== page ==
A group of content creators say they’re organizing to make YouTube become a fairer platform, reports Motherboard:
The YouTubers Union, a community-based movement fighting for the rights of content creators and users, has joined forces with IG Metall, Germany’s largest union and Europe’s largest trade union. Together, they have launched a joint venture called FairTube and sent a letter of demands to YouTube accompanied by a video explaining their concerns, demands, and plan of action. The move is one of the most significant organized labor actions taken by creators on the platform, and puts some actual union power behind what has thus far been a nascent and disorganized movement.
In recent years, YouTube creators have consistently spoken out about changes to the massive platform that they say they are rarely consulted on that affect their ability to make money. For example, YouTube has repeatedly changed how it handles copyright takedown requests (allowing copyright holders to assert copyright on and monetize videos that they didn’t upload, for example.) YouTube has also controversially “demonetized” or issued content warnings to some innocuous channels. One of the creators leading the unionization charge, Jörg Sprave, has had his popular slingshot videos removed by YouTube.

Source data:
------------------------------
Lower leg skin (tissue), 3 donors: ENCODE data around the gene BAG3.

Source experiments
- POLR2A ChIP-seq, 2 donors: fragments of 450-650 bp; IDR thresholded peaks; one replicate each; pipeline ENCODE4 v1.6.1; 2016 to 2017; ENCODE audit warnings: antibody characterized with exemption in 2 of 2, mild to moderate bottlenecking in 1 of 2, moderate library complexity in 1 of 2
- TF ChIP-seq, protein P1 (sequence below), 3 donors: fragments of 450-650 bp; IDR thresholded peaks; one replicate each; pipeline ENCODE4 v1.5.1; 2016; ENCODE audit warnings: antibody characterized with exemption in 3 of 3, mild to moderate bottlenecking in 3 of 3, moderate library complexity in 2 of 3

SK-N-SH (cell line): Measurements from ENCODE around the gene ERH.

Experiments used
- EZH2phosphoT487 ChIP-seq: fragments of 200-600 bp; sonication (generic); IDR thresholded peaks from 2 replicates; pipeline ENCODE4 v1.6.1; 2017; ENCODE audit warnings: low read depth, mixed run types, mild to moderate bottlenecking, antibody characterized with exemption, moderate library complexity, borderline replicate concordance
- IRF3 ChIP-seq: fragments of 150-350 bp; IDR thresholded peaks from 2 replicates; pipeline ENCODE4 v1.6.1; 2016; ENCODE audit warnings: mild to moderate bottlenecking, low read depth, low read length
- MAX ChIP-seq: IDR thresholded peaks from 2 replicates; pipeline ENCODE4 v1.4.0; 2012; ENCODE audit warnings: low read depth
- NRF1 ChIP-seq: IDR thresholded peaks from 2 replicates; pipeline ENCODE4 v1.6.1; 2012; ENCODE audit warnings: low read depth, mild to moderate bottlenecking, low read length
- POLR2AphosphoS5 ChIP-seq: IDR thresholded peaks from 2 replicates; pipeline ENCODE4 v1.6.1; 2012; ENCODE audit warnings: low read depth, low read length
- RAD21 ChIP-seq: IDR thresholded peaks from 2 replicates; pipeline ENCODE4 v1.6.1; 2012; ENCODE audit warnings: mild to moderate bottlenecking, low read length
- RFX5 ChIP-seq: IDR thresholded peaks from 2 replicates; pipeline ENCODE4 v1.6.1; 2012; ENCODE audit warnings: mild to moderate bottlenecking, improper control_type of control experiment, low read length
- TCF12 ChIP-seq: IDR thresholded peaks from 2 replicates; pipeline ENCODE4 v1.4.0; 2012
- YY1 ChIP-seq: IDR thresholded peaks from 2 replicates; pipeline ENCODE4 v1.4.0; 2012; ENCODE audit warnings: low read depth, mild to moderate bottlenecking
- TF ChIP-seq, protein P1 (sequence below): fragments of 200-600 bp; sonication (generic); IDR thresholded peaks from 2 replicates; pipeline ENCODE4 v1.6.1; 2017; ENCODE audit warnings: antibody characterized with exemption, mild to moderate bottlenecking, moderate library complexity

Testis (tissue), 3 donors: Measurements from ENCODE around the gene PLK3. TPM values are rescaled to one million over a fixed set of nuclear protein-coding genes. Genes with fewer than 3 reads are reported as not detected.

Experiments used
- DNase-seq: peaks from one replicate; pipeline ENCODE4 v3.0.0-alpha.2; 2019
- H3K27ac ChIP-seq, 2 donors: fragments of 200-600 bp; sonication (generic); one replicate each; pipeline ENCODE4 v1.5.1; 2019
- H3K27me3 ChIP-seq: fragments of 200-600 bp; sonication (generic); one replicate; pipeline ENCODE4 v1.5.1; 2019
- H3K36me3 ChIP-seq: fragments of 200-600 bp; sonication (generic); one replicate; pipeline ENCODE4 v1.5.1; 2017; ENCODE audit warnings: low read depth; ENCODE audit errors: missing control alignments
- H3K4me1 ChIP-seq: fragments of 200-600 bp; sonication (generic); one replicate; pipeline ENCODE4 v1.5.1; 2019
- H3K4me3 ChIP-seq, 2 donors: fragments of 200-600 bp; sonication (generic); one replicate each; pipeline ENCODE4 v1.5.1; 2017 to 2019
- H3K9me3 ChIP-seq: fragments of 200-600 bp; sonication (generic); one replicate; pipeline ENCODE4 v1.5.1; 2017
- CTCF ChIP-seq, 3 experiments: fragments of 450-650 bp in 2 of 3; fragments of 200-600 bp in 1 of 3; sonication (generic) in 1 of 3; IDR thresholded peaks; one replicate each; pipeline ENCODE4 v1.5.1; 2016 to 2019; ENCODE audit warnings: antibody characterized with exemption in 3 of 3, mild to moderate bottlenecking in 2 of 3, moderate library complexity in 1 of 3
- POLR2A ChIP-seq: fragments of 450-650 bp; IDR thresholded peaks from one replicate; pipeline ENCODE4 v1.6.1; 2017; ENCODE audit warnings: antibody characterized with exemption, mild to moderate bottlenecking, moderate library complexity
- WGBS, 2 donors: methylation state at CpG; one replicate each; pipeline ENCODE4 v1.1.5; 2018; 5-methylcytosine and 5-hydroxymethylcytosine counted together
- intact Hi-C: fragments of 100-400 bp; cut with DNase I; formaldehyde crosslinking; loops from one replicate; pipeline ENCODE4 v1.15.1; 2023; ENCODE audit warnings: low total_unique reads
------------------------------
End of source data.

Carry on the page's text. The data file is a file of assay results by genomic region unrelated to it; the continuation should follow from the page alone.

“We aren’t demanding things that cut into profits or are unrealistic. We want fairness. We want transparency. We want to be treated like partners. And we want personal communication instead of anonymous communication,” Sprave told Motherboard… . In a letter to YouTube signed by Sprave and Christiane Benner, the Vice President of IG Metall, FairTube asks that “all categories and decision criteria that affect Creators’ earning capability, especially monetization and search and discovery, shall be transparent.”
The union’s project secretary believes YouTube is now required to do this under Europe’s new GDPR regulations. (Adding that in the meantime, YouTube content creators “are having severe mental health problems as a result of living under algorithmic management.”)
The article notes one study that found that the top 3% of YouTubers generate about 90% of the traffic — yet even then, their average income is around $17,000. And Sprave now complains that YouTube creators “are making less money, have less stability, and are constantly being suppressed and demonetized now that YouTube is in favor of ad-safe brands.”